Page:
Flow control may be enabled by signals generated by a variety of modules or mechanisms. For example, a relatively large amount of packet traffic over a particular port in a switch or similar receiving device may cause the transmit queue associated with that port to reach a predetermined threshold value. In this situation, the switch generally instructs the transmitting device to delay communications such that information in the transmit queue may be sent. In Ethernet/IEEE 802.3x-compliant systems, the switch sends a “pause” frame to the transmitting device. The pause frame contains a parameter field specifying a pause time value directing the transmitting device to inhibit transmissions for the specified amount of time. If congestion eases before the expiration of the specified amount of time, the switch may resume normal communications by sending a second pause frame with a pause time value of zero.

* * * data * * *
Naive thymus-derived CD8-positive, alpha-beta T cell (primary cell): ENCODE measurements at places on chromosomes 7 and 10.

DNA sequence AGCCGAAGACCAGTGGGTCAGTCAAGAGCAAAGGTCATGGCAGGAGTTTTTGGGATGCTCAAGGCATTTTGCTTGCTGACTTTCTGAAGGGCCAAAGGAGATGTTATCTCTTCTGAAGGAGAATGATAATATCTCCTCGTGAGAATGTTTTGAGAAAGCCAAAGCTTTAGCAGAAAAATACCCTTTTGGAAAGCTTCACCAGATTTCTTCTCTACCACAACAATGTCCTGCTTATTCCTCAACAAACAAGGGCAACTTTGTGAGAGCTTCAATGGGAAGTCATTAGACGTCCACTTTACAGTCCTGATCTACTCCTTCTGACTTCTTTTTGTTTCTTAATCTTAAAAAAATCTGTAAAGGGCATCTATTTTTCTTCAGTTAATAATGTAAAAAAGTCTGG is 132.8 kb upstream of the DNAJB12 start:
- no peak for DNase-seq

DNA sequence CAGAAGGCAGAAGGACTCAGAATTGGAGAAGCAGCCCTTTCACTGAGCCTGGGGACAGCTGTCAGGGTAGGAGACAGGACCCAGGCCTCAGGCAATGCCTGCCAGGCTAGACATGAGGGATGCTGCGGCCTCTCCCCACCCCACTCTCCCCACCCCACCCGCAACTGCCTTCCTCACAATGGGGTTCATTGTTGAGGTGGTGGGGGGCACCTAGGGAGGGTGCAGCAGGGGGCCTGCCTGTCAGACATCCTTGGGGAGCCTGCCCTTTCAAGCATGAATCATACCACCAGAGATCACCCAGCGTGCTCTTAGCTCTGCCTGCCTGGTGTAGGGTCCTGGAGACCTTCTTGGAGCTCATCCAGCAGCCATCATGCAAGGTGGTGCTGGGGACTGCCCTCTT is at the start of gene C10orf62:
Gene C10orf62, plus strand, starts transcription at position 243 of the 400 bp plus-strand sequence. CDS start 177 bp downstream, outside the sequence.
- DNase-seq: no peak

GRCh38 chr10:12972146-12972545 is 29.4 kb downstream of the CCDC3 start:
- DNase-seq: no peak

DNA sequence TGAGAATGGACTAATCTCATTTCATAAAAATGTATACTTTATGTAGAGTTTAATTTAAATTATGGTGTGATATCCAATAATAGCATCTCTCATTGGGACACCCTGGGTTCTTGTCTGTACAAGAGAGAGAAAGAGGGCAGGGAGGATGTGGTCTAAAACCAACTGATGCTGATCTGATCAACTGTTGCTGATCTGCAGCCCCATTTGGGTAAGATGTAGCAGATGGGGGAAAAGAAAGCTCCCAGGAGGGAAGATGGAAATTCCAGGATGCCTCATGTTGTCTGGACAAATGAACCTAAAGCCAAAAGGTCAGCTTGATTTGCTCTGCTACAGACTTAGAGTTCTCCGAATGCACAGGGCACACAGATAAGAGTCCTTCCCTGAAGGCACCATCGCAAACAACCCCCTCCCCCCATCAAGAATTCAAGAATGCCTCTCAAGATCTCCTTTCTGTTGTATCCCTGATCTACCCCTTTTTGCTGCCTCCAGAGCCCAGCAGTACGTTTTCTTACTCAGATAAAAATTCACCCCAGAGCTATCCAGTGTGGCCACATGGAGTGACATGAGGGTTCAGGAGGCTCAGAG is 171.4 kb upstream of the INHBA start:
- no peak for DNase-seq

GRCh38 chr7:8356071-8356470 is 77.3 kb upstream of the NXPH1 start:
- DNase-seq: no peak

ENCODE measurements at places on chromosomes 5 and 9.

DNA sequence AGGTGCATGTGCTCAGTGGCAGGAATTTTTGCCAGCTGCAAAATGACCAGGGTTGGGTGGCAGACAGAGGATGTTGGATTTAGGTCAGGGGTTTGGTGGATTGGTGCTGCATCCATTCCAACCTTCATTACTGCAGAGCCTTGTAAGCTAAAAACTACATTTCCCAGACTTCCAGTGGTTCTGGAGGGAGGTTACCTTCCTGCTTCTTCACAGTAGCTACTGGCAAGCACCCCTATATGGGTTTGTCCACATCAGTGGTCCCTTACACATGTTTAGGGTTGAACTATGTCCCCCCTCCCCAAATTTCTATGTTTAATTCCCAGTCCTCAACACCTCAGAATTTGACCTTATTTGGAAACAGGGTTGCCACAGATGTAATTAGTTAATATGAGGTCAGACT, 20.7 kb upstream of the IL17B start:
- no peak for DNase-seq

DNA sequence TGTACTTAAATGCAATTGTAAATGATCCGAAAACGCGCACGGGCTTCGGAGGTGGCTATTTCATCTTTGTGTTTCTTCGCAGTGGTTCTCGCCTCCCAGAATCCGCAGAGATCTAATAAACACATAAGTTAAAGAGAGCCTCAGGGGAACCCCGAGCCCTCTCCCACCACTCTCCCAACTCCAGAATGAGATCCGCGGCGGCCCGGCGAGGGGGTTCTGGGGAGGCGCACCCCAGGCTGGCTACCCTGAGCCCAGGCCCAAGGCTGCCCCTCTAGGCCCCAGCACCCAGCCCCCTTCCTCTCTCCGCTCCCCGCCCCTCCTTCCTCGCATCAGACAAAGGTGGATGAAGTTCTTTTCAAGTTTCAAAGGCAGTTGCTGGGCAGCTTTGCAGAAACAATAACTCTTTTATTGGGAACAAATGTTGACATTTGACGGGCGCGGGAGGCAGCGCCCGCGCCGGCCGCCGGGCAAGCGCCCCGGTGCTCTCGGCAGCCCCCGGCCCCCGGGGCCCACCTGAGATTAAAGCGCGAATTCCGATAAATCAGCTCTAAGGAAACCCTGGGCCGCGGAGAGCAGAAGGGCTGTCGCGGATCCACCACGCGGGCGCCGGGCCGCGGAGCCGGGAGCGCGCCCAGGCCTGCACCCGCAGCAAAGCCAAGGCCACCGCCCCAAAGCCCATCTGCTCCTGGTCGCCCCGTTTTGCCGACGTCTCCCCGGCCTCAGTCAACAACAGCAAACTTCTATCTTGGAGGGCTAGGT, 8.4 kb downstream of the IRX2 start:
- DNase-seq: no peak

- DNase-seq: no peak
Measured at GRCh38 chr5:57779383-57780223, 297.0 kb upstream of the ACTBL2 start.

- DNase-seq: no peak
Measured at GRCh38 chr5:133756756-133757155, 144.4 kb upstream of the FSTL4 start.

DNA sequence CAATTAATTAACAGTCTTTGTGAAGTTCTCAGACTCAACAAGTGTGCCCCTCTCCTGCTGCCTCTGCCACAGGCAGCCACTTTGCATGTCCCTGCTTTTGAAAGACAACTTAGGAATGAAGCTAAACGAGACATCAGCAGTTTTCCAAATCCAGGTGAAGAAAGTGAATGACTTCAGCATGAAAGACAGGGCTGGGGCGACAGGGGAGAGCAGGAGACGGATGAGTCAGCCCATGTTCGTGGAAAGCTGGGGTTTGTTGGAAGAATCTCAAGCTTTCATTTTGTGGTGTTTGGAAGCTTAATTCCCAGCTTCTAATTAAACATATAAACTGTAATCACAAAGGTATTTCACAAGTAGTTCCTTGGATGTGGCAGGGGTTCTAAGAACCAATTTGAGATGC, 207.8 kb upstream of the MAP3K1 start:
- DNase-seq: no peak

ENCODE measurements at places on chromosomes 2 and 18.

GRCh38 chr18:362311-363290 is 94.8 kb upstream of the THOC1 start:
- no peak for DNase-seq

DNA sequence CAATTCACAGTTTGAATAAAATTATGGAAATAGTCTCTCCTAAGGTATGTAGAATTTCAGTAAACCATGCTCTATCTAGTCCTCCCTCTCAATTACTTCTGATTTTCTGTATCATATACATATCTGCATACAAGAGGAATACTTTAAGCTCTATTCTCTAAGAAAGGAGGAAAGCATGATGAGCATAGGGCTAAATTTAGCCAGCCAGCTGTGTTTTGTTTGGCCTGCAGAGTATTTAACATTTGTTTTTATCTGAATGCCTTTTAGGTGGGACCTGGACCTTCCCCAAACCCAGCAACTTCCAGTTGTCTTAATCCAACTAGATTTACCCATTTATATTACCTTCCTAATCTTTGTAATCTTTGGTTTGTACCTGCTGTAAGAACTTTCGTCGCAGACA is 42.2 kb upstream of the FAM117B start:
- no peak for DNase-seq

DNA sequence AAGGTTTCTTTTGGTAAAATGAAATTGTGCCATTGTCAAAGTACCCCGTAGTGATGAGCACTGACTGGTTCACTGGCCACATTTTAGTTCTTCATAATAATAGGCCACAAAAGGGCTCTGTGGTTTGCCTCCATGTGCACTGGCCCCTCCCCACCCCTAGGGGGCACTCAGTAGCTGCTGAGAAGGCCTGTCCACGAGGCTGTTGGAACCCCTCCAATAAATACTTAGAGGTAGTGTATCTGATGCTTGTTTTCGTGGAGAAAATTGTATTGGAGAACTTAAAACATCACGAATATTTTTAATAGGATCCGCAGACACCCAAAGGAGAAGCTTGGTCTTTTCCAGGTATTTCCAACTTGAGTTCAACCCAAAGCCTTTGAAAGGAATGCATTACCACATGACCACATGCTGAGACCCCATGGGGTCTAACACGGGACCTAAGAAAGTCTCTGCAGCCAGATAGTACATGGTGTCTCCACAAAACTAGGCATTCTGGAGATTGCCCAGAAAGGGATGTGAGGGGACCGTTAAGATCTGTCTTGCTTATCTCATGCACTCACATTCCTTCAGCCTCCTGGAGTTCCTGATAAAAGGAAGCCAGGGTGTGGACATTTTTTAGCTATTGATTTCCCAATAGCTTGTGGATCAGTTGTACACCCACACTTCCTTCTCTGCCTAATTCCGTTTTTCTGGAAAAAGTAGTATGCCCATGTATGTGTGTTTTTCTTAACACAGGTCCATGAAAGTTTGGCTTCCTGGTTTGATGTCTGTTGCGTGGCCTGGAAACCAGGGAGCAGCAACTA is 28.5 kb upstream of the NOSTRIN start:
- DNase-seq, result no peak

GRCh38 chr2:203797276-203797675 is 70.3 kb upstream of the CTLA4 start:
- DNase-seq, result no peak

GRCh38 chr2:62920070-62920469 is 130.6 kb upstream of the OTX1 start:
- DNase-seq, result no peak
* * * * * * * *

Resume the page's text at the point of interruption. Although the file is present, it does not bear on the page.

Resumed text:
Under certain circumstances, the flow control condition requiring a pause frame may change immediately before or during the transmission of the pause frame. In existing systems, however, there is no mechanism for nullifying the pause frame once transmission has begun. Instead, the flow control module must trigger a remedial pause frame with a pause time of zero to neutralize the pause frame that was just sent. In addition, a network device receiving the initial pause frame may be required to respond, further reducing the amount of bandwidth available for data transmissions.

SUMMARY OF THE INVENTION